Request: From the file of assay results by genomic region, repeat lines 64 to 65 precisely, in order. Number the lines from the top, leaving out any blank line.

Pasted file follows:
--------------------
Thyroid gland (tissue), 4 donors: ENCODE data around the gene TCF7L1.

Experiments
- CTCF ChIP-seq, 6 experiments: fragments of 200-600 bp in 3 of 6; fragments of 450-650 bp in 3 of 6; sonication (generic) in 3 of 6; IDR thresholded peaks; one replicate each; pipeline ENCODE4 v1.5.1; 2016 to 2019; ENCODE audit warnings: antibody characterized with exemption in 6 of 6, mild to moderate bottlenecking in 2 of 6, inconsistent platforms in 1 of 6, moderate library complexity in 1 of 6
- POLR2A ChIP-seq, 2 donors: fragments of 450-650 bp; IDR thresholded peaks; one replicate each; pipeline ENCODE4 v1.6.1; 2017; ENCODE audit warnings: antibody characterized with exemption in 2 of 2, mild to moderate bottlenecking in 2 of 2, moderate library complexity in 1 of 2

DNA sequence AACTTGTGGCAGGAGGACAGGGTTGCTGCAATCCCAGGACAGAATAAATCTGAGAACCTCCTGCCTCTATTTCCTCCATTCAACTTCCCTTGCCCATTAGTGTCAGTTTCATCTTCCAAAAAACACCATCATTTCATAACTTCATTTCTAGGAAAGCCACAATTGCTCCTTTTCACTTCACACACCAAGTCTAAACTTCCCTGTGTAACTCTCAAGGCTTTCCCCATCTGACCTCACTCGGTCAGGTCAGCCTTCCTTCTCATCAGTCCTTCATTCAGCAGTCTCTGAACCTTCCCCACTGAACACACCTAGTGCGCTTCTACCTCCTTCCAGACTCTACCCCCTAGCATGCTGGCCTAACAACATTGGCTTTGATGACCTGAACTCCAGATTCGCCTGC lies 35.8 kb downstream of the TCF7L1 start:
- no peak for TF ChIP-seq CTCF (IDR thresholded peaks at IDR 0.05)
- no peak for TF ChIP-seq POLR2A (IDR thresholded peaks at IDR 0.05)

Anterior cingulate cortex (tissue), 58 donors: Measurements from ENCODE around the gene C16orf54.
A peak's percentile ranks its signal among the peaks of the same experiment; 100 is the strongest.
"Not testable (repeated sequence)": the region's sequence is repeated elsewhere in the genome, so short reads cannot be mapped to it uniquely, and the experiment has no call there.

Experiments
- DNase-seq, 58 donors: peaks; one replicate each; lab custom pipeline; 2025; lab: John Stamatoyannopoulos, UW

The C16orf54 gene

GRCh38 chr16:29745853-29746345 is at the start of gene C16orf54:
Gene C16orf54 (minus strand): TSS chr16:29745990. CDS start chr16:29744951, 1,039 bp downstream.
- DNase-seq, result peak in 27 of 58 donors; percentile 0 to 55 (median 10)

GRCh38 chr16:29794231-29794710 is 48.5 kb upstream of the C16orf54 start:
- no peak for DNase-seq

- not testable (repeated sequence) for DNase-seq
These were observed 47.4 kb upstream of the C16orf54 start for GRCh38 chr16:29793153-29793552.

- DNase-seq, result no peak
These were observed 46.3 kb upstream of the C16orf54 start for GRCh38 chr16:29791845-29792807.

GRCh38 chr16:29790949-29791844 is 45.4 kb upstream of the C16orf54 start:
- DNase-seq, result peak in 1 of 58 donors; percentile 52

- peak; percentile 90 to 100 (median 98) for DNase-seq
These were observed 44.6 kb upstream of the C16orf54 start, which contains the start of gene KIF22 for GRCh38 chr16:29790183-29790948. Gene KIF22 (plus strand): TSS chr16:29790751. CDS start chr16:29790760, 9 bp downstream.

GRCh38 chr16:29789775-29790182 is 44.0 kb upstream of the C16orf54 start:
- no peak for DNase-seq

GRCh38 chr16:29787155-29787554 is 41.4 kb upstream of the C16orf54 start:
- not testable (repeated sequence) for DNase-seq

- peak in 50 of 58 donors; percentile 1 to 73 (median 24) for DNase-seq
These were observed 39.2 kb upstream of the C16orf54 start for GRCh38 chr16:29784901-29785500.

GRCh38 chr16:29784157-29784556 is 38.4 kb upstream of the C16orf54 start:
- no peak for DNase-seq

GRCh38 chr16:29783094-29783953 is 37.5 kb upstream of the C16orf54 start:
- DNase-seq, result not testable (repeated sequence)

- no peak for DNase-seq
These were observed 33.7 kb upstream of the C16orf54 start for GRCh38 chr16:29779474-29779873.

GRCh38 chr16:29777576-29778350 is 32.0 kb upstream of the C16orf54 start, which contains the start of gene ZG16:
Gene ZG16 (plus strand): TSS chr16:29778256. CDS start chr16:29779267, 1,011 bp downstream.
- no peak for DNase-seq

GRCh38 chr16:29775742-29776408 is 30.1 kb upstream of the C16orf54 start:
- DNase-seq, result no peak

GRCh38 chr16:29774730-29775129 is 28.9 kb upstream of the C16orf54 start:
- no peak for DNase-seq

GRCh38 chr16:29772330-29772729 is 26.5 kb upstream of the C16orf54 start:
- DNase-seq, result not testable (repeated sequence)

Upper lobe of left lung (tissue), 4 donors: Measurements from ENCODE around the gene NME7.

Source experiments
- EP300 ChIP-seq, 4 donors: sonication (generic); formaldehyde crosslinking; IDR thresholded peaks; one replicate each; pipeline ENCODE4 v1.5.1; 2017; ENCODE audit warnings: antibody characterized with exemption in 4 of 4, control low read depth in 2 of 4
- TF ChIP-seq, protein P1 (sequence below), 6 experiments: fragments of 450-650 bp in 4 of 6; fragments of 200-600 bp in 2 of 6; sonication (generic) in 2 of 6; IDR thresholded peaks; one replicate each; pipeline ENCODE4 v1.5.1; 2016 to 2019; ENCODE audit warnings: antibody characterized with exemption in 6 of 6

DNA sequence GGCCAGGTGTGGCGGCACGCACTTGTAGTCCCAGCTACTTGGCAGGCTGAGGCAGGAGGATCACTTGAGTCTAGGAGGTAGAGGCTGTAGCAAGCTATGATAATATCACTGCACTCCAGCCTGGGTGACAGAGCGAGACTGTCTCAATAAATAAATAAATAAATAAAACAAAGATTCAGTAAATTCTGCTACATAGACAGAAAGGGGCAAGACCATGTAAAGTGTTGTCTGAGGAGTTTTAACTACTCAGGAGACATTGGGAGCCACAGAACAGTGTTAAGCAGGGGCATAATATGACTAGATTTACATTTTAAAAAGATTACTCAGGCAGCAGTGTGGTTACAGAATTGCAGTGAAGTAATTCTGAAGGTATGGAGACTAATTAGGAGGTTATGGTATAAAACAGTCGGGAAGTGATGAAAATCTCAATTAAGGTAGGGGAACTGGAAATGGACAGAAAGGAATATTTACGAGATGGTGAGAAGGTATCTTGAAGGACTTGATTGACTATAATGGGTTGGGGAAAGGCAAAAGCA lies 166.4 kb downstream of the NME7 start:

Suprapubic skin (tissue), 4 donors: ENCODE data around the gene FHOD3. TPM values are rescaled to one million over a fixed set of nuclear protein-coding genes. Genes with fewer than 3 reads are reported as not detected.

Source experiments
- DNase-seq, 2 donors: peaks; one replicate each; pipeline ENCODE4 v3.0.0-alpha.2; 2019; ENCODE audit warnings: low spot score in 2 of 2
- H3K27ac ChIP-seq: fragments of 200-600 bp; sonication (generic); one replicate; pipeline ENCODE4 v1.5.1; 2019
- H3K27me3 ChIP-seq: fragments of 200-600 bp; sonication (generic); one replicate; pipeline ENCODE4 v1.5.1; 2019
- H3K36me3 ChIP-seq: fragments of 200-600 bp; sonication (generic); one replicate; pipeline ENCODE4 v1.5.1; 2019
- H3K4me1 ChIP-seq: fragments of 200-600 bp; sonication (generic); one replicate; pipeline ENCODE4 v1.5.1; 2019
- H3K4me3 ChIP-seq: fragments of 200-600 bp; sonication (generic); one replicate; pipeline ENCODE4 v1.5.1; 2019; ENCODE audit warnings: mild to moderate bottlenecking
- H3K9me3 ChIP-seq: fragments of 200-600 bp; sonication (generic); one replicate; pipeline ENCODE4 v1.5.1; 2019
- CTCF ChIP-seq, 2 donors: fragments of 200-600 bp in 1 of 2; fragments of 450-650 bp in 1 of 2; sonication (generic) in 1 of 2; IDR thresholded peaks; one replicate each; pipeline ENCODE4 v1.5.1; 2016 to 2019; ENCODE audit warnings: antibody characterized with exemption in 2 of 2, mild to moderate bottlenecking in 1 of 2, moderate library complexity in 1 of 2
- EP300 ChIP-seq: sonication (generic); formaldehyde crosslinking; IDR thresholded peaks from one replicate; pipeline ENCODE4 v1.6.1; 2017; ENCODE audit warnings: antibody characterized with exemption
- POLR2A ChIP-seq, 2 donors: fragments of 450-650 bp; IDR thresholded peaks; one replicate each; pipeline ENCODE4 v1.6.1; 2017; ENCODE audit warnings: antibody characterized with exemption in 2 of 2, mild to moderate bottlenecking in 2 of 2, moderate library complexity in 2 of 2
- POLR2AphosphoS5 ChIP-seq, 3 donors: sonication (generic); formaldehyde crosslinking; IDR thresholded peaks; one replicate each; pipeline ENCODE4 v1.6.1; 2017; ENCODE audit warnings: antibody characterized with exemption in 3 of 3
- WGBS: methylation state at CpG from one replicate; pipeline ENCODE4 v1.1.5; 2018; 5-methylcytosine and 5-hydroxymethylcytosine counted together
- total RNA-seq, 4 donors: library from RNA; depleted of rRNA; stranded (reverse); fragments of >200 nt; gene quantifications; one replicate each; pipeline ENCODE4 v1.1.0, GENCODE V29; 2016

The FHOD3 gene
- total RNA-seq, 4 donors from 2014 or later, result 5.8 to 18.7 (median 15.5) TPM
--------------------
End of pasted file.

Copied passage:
- POLR2A ChIP-seq, 2 donors: fragments of 450-650 bp; IDR thresholded peaks; one replicate each; pipeline ENCODE4 v1.6.1; 2017; ENCODE audit warnings: antibody characterized with exemption in 2 of 2, mild to moderate bottlenecking in 2 of 2, moderate library complexity in 2 of 2
- POLR2AphosphoS5 ChIP-seq, 3 donors: sonication (generic); formaldehyde crosslinking; IDR thresholded peaks; one replicate each; pipeline ENCODE4 v1.6.1; 2017; ENCODE audit warnings: antibody characterized with exemption in 3 of 3